I know that you can’t get people to take climate change seriously just by talking at them about science. Lots of excellent work (like Sizzle, Futerra’s guide to climate communications) says that you need messages that are relevant, engaging, positive and inspiring, before people tune in.
But you can’t do it without the science. Over the past couple of years, with Green Alliance, I’ve worked with over fifty MPs, to help them understand the science, policy and politics of climate change. At each session, we spent quite a long time grilling the very patient and very eminent climate scientist Brian Hoskins. We talked through the mechanics of how the climate system works; the effects of extra carbon dioxide on that system; and what we know and don’t know about cause and effect. We looked at the various controversies and media storms that have dogged the science, and tried to get to the bottom of what had happened. Each time, I learned more.
And the more I learned, the more I realised that it is actually really difficult to find short, succinct but properly referenced information on the science. Sure, there are the multi-volume IPCC reports, and literally thousands of scholarly articles. And at the other end of the scale, there are plenty of websites which explain the very basics of the greenhouse effect –but without references or nuances.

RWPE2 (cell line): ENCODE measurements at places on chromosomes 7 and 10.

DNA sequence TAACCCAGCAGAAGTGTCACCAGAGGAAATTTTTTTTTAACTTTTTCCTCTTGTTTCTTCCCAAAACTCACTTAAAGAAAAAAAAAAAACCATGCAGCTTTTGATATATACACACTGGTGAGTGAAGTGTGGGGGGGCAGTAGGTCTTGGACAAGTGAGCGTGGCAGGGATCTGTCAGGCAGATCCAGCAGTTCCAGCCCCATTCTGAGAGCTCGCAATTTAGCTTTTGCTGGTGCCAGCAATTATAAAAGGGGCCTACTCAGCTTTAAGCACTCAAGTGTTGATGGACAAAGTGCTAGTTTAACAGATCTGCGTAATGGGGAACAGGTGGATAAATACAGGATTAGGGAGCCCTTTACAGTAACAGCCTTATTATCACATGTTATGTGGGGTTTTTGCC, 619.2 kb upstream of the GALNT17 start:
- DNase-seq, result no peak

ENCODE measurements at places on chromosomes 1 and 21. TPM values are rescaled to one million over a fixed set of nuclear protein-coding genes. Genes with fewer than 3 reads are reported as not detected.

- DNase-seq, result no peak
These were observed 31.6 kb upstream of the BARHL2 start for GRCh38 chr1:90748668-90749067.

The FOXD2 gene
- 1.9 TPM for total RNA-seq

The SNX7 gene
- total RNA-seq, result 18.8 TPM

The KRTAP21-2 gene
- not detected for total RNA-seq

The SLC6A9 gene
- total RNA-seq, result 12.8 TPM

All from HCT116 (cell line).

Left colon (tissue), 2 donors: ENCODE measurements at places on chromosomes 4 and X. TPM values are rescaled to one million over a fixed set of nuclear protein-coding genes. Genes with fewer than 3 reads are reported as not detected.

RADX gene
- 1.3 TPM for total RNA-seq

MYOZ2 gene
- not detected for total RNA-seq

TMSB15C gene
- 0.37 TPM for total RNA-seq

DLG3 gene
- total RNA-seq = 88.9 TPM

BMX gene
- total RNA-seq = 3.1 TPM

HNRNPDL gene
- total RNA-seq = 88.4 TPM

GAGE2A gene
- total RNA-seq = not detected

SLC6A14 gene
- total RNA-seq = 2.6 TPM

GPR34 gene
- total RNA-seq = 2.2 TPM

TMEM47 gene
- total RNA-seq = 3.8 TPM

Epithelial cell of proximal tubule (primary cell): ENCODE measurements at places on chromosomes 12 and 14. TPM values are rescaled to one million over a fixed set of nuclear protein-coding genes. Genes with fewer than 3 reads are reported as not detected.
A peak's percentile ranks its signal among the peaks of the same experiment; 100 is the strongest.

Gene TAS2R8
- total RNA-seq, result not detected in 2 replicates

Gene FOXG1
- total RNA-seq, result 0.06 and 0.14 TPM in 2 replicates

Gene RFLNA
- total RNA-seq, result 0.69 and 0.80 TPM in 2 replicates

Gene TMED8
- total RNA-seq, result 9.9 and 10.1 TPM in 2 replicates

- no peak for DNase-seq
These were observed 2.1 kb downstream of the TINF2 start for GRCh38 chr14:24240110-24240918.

So in the end, I wrote it myself. I limited myself to three pages – that was pretty tough – and based it mainly on work by the Royal Society and the Committee on Climate Change. I made sure every single piece of evidence was referenced. It was edited and checked by Brian Hoskins and his team at the Grantham Institute (that was scary, but I passed, more or less.) And now here it is – we’ve sent it to all the MPs we work with, and hope that it will be used more widely, too.
I’m still astounded that it didn’t exist already, and that I had to invent it. I wonder whether, in all the efforts to make climate change relevant and engaging, we’ve neglected the basics – of presenting the science in ways that people can digest and use. Science alone won’t get people on board – but it’s an essential ingredient.